Anticoagulants are often called 'blood thinners, however they do not acutally thin the blood. The drug alters certain chemicals in the blood to stop clots forming so easily. Anticoagulation treatment stops a clot in the lung from getting larger and prevents any new clots forming. It does not dissolve the clot
Heparin is usually the first medication given if a pulmonary embolism is suspected or diagnosed. It will stop further clots forming. It may be given by an intravenous drip or low molecular weight heparin (LMWH) may be given by injection.
If your doctor thinks you have a life-threatening pulmonary embolism, you may be given an injection of a thrombolytic medicine which helps dissolve fresh blood clots.
Oral anticoagulants may be given after a course of LMWH Both of these will be continued until blood tests show that the level of anticoagulant has reached the desired level. Once your blood tests show that the right levels have been reached then the heparin is stopped and the anticoagulant is continued as directed by the clinician. Some people may be assessed at being at a higher risk of another cloting event and may need long term treatment.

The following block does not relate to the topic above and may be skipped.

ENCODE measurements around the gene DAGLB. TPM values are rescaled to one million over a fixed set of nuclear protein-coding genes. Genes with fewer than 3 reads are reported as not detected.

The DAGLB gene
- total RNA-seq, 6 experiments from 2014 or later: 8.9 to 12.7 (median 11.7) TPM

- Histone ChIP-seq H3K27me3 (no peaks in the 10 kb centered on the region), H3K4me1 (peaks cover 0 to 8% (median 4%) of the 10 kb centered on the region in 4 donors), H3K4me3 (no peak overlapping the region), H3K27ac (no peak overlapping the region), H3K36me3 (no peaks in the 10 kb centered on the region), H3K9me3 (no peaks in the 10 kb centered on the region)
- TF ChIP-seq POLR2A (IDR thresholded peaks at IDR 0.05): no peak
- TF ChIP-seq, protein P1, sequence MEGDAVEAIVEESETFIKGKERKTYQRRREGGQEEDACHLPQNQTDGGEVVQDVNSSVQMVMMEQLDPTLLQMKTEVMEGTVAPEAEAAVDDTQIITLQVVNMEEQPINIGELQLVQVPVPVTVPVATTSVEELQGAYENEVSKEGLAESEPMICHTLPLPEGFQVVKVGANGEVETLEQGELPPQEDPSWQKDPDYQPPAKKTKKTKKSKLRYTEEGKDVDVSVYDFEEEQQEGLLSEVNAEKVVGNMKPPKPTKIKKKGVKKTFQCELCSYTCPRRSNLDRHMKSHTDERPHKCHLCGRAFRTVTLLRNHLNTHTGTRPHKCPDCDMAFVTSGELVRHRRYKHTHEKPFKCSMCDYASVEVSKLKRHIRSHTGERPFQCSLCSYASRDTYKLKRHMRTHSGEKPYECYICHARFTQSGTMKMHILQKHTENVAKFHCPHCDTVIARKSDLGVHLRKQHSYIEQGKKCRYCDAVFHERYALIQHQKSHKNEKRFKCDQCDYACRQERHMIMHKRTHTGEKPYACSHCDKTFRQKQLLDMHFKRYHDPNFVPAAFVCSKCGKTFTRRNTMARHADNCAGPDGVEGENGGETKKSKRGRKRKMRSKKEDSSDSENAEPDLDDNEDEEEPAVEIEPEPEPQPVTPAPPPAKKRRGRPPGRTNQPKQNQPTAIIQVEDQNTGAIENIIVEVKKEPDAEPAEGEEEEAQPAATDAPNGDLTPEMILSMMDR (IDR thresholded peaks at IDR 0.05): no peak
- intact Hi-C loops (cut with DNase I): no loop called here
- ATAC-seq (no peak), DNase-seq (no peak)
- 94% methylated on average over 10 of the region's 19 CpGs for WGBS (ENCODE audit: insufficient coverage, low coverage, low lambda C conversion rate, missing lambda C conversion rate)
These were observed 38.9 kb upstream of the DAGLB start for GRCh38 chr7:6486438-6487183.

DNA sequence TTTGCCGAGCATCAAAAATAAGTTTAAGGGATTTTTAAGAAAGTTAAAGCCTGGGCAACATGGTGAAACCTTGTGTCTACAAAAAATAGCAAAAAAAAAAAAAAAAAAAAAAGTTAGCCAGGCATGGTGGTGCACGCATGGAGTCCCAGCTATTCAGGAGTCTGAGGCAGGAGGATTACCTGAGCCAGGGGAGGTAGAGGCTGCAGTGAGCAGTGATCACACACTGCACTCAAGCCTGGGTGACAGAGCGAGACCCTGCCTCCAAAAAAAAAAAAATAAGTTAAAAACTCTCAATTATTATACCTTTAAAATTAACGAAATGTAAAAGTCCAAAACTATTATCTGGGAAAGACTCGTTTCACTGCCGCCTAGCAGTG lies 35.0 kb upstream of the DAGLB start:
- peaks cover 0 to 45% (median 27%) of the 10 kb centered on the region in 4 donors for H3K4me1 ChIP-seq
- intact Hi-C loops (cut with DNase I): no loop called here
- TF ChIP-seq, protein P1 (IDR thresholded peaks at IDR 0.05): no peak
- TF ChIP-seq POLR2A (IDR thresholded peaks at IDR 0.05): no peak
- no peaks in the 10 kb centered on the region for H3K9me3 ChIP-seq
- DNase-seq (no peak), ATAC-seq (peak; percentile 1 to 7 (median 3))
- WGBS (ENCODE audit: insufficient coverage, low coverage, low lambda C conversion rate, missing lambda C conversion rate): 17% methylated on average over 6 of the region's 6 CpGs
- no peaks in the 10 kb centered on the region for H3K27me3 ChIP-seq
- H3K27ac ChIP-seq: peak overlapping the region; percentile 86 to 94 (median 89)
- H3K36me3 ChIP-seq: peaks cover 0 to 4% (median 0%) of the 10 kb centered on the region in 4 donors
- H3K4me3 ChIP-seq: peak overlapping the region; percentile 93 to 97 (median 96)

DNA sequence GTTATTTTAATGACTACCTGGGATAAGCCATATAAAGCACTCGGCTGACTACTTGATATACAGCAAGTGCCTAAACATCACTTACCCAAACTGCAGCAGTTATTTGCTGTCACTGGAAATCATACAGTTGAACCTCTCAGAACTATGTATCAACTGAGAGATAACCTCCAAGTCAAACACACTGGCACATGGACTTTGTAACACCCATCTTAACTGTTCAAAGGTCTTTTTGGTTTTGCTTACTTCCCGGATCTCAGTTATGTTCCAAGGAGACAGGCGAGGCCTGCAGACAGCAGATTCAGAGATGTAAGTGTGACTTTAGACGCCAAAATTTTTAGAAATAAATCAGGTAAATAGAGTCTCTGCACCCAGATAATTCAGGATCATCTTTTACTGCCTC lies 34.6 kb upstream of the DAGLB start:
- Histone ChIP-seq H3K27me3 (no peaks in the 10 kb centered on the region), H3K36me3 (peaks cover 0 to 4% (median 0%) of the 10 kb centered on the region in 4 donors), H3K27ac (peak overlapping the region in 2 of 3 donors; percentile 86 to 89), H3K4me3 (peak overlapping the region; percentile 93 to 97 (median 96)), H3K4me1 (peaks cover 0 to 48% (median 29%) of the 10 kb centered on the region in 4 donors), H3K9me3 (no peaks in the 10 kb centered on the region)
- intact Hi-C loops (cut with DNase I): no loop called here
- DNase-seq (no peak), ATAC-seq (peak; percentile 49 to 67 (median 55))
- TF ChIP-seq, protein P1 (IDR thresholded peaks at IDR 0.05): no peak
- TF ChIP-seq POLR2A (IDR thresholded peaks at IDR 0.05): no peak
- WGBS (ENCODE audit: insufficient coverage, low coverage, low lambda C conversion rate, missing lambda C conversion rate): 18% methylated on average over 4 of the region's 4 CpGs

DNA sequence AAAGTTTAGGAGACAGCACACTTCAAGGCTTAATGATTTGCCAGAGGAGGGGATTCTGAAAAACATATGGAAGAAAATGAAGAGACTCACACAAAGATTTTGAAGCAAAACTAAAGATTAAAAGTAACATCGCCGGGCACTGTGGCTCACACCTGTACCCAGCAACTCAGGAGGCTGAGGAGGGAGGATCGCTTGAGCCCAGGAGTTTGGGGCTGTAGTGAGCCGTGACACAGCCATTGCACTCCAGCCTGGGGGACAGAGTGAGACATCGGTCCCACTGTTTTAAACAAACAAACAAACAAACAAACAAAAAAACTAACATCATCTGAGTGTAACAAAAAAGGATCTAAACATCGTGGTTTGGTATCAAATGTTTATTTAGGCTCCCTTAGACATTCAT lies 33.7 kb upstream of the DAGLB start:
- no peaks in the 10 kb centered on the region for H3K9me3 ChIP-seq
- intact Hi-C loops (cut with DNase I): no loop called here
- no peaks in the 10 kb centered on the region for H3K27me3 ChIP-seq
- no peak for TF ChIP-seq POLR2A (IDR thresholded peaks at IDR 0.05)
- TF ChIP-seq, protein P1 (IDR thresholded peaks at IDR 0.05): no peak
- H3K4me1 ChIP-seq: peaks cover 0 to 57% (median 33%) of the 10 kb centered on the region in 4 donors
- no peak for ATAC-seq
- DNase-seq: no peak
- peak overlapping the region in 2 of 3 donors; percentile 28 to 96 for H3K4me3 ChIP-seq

Not all anticoagulants require you to have LMWH first.
Rivaroxaban is a new oral anticoagulant treatment and works by preventing your blood from clotting in a different way to Warfarin. It does this by blocking a substance in the blood which is involved in the development of blood clots, called factor Xa.
Rivaroxaban (Xalelto, Bayer) is now indicated as an option for the treatment of acute pulmonary embolism without symptomatic deep vein thrombosis and the prevention of Venous Thromboembolism (VTE) (NICE guidance TA 261)
It is also recommended as an option for treating deep vein thrombosis and preventing recurrent deep vein thrombosis and pulmonary embolism after a diagnosis of acute deep vein thrombosis in adults (NICE guidance TA 287)
Dabigatran etexilate (Pradaxa, Boehringer Ingleheim) is also recommended as an option for treating and preventing recurrent deep vein thrombosis and pulmonary embolism in adults. (NICE guidance TA 327)
Links to NICE guidelines can be found under the Guidance and Regulation section above